Lots of people believe that they have to go to a creek or river to catch a crawdad. However, in Oklahoma the crawdads like to make their homes in ditches and other low-lying areas where there is water directly underneath the ground. The following are instructions on how to recognize a crawdad's home and how to coax him out of his home once you find it.
A crawdad looks like a lobster, but smaller. He has two large claws that are used like we use our hands - to grab onto things. Some people boil and eat crawdads like lobsters, but it's not common in my state to do that. Crawdads are usually caught by kids for fun and for scaring the heck out of Grandma, then released to go back to their crawdad business.
Get your bait ready. A crawdad's favorite dinner is a piece of bacon, just a few inches big. Tie a string tightly around the piece of bacon. It will become the centerpiece of a huge tug of war pretty soon, so make sure it is secure. The string should be about 15 inches or so long.
You have to find a crawdad's house before you can catch him. Crawdads like to stay under the ground, in the water, so you won't find one taking a stroll in the park.
A crawdad's abode is in a low-lying area where water stands when it rains, such as a ditch. You will see a mound of little mud clods, formed and carefully placed kind of like an Egyptian pyramid. This pyramid was made not by an Egyptian, but by the crawdad himself, as he was digging the hole down to the water underneath.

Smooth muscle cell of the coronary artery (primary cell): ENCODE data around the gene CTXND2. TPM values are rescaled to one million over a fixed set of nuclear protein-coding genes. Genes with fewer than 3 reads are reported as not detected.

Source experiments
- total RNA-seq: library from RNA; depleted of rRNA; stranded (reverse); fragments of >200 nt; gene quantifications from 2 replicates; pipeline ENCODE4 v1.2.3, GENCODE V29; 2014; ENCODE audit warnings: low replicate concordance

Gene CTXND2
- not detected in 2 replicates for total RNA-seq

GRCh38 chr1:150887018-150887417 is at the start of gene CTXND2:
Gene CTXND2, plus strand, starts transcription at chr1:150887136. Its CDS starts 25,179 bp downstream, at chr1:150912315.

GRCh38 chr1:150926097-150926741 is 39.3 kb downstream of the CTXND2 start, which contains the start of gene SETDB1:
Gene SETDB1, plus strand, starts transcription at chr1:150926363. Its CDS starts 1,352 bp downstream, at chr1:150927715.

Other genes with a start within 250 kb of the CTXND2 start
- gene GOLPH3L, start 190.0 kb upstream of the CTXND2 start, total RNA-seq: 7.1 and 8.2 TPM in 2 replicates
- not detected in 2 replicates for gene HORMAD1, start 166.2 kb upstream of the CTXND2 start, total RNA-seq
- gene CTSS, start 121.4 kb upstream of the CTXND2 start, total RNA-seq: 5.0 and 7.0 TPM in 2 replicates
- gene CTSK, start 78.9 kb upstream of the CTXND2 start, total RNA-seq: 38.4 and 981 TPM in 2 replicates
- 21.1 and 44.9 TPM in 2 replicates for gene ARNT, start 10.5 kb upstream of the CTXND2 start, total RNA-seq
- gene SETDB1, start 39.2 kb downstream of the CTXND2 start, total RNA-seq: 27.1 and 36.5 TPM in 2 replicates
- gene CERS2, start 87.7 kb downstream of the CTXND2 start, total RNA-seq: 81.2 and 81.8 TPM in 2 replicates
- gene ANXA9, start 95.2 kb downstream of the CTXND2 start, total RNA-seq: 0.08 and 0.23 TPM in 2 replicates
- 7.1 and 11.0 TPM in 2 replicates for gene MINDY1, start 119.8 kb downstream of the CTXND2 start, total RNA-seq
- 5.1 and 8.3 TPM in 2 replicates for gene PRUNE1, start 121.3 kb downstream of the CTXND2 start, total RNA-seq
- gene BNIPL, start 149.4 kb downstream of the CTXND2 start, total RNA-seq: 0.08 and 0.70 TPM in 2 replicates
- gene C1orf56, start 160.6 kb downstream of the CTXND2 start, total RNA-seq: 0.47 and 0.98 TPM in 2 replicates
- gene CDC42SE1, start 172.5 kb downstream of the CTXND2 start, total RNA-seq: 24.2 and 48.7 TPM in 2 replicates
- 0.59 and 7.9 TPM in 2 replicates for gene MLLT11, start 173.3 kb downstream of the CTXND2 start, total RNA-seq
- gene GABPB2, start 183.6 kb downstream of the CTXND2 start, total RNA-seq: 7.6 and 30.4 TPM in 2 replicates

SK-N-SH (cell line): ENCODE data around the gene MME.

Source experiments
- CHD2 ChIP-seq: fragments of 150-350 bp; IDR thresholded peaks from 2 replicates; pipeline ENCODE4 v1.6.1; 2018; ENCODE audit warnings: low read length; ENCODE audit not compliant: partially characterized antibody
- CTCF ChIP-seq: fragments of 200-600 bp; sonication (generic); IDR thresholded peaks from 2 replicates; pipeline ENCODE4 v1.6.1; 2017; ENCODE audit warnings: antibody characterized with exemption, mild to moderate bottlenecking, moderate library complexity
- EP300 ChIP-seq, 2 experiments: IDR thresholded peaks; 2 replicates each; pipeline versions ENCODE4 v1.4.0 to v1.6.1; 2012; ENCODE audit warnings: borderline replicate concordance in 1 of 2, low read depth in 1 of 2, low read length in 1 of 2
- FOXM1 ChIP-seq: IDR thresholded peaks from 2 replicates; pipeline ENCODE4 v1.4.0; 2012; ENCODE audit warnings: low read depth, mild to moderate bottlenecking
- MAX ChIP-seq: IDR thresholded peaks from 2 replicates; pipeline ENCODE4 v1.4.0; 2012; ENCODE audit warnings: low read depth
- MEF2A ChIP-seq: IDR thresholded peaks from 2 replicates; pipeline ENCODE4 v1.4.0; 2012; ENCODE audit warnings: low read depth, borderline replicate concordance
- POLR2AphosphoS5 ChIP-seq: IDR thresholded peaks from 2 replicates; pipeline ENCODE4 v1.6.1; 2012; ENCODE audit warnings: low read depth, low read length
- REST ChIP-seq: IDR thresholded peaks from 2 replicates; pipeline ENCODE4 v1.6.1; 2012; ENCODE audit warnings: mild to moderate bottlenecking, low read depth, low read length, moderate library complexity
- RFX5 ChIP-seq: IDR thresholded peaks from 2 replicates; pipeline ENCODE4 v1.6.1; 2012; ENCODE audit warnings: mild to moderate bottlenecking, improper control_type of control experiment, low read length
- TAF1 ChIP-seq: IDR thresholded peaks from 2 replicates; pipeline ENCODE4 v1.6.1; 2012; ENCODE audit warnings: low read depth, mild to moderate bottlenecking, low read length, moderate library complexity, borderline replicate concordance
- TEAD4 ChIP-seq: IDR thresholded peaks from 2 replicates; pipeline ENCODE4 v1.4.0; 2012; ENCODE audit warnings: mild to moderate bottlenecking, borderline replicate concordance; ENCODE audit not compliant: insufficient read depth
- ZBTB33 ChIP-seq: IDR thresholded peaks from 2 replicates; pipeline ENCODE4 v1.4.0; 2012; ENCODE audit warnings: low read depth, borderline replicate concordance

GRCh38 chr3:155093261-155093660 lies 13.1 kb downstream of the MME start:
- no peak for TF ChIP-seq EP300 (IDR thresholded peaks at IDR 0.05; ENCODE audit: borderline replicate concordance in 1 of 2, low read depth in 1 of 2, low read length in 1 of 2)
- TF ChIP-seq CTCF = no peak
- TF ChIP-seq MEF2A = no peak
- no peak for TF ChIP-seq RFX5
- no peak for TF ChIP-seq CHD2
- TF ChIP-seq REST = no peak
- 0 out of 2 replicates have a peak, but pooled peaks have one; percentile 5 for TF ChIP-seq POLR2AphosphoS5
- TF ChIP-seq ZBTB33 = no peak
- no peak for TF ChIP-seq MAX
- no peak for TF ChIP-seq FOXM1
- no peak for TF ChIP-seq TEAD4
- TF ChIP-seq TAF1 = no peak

Knock over the crawdad's mound. He may not like it, but he'll get over it. You will see a carefully-dug hole directly underneath where the mound was. This is the crawdad's route to his living room in the water.
Pull out your bait on a string and carefully feed it down into the hole. It should go down until it hits the water. Then wiggle and bob it a little, holding tightly to the top of the string. If the crawdad is at home, he will think it's Christmas, and Santa is coming down the chimney. He will latch onto the bacon/gift with one of his big claws.
The tug of war begins. You can't be too aggressive and jerk the string right up, or the crawdad will figure out that he's being tricked and will let go. Pull it slowly and carefully, letting the crawdad win a little, then dashing his hopes by pulling a little harder. He will hang on because, come on, how many times does bacon just walk in the door?
Pull him up slowly and carefully. Haul him out onto the grass and marvel at what a scary and unattractive creature this is. Let him chow down on the bacon if he wants, but he'll probably have a nervous stomach from the trip up the crawdad hole and won't feel like eating.
Don't let those claws get near you, or anyone that you want to scare, seriously. He will get some serious revenge on you for wrecking his day if he can.
Handle the little guy carefully, and let him scurry back down to his house after a few minutes. You don't want to hurt him - he probably has a wife and kids to support down there, after all.